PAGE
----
“People feel they have the right to be open about Islamophobia,” said Saima Ashraf, a local council member in Barking and a French-Palestinian immigrant. “Or to be open about their racial views, or just to be a bit more nasty.”
The Brexit vote stunned many Londoners — the city voted heavily to remain in the European Union — but not Siddique. The borough of Barking and Dagenham was one of the few in London that voted to leave, and it did so by a ratio of nearly 2-1. Many whites there saw a vote for Brexit as a vote against immigration and Islam.
For years, Al Madina Mosque has sat uncomfortably on a fault line between the Islamic radicalism of the terrorist attacks and the white nativism intertwined with Brexit.
One of the plotters of the London Bridge attack, Khuram Butt, was radicalized a few blocks to the north, in Ilford. There, a notorious jihadi recruiter, Anjem Choudary, built a following before going to jail last year, even as Siddique sought to keep him from influencing congregates at Al Madina.
Siddique has also clashed with Peter Harris, a local politician based a few miles to the east in Dagenham. Harris has made a career out of thwarting the opening of Muslim prayer spaces, as Dagenham has become a “white British” stronghold in a borough that has seen a demographic transformation from a flood of new Muslim residents during the past 15 years.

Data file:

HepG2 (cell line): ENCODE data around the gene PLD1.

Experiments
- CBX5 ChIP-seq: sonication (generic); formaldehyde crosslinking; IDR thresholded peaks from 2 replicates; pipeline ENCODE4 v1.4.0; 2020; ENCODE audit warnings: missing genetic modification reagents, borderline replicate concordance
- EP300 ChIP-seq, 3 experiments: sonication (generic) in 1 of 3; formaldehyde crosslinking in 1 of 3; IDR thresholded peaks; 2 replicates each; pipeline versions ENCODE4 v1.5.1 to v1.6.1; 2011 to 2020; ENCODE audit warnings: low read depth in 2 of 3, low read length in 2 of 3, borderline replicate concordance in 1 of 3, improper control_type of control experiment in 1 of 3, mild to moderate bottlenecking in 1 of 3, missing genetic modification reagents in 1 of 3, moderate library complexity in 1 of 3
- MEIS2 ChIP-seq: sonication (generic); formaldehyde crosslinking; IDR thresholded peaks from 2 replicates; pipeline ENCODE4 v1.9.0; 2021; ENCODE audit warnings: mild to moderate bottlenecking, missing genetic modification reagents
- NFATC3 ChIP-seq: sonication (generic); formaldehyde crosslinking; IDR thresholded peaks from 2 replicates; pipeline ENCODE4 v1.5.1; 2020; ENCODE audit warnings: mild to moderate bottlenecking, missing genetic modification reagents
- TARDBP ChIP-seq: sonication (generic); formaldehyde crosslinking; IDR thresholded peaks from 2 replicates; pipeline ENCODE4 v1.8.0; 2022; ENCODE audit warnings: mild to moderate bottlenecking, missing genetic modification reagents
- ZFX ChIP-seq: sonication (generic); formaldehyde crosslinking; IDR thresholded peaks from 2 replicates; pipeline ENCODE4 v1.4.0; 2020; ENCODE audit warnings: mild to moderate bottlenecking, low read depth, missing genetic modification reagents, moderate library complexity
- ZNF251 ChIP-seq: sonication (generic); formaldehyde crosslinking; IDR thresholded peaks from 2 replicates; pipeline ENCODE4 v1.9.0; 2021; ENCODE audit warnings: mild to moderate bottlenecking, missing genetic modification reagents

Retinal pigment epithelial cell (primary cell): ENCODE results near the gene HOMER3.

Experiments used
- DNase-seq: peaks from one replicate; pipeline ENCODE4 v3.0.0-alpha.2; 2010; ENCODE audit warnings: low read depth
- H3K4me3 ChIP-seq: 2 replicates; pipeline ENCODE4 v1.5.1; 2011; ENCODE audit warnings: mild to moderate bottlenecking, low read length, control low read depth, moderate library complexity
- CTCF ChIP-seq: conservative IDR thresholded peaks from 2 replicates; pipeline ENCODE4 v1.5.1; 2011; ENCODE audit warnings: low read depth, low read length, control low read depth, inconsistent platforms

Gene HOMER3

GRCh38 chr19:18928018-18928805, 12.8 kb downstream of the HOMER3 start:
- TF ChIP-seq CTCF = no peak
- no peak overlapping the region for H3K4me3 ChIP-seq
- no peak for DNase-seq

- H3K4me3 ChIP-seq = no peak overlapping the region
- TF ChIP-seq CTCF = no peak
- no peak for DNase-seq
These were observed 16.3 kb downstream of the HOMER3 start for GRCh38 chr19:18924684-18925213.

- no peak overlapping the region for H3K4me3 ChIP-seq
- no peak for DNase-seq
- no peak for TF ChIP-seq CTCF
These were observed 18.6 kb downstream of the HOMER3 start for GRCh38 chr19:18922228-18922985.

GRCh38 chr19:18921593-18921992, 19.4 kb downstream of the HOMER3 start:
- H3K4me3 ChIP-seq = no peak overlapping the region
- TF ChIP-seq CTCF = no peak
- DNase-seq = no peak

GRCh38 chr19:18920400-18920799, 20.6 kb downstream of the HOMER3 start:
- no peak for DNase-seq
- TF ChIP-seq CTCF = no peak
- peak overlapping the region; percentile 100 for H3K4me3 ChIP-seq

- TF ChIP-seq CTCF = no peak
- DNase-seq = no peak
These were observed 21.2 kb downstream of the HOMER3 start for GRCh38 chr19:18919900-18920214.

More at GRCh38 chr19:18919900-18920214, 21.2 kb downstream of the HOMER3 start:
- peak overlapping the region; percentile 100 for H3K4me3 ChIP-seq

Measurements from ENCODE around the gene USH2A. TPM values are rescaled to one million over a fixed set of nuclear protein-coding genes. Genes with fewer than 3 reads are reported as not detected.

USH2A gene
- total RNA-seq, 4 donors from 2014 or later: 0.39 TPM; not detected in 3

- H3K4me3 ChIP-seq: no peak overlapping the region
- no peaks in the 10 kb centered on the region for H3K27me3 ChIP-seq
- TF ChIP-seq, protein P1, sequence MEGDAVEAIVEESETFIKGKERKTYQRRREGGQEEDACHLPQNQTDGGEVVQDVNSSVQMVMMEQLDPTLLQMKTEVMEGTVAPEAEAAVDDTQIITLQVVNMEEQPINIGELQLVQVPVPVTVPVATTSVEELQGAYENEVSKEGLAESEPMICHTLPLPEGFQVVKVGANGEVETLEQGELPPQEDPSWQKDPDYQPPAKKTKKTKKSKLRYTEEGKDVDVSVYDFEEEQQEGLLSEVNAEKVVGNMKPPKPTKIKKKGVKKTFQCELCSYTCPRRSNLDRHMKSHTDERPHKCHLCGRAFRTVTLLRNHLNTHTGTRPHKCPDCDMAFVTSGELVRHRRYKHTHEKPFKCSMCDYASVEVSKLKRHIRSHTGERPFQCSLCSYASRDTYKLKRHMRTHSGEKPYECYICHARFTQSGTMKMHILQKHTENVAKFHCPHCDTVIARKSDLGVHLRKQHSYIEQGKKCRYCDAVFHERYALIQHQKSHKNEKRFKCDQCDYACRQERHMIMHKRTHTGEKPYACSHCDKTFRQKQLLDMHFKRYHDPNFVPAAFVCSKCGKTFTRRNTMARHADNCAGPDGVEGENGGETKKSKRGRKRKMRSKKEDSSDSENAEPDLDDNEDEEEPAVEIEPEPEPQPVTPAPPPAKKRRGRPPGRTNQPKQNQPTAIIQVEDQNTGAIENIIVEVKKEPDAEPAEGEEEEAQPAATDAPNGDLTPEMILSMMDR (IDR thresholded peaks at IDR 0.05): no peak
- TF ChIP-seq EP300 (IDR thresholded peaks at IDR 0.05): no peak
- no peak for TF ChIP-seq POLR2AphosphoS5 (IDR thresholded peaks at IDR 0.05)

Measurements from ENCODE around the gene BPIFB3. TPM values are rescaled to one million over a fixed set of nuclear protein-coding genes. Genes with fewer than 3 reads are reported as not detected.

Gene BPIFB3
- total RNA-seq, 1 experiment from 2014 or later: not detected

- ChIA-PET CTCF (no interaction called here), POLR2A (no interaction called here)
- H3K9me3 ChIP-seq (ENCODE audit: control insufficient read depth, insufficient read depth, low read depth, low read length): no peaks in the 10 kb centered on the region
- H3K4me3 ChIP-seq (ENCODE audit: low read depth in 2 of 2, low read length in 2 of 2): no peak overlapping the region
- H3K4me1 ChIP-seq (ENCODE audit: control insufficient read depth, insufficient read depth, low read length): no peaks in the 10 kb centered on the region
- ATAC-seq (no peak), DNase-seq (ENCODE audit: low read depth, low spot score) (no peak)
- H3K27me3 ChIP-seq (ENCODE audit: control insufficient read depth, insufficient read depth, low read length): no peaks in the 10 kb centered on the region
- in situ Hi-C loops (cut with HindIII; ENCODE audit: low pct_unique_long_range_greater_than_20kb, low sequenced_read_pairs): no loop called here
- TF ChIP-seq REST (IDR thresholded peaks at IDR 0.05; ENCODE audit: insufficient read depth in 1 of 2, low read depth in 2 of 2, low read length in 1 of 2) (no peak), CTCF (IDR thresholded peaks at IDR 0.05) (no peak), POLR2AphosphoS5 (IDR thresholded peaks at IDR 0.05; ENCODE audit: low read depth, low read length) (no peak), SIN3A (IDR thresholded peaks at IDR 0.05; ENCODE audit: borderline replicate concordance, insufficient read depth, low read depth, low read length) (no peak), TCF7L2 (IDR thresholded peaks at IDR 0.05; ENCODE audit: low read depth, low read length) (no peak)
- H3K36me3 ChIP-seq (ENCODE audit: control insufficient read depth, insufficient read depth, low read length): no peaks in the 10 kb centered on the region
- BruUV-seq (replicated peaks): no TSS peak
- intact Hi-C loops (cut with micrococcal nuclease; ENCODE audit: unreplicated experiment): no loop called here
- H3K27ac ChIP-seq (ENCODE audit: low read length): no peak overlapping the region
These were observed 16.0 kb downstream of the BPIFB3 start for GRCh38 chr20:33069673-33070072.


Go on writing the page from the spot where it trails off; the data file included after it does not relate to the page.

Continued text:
The tensions in Barking once seemed peripheral to London. No longer. Siddique knows some conservative Muslims in Ilford scorn his support for police. He also knows that the growing crowds at his mosque, like the rising numbers of Muslims in the city, terrify some of his white British neighbours.
“We get both kinds of extremists,” Siddique said. “They both espouse the same garbage — and in the middle is us.”
Two years ago, the borough council approached Siddique with a proposal. It would make available the empty grounds of a former pharmaceutical factory if Siddique could raise money to build a cricket training facility. It was seemingly a win-win — a sports complex that would be open to the public, to be built at no public cost. Except that the plans, as with many public buildings in Britain, included a quiet room for prayer.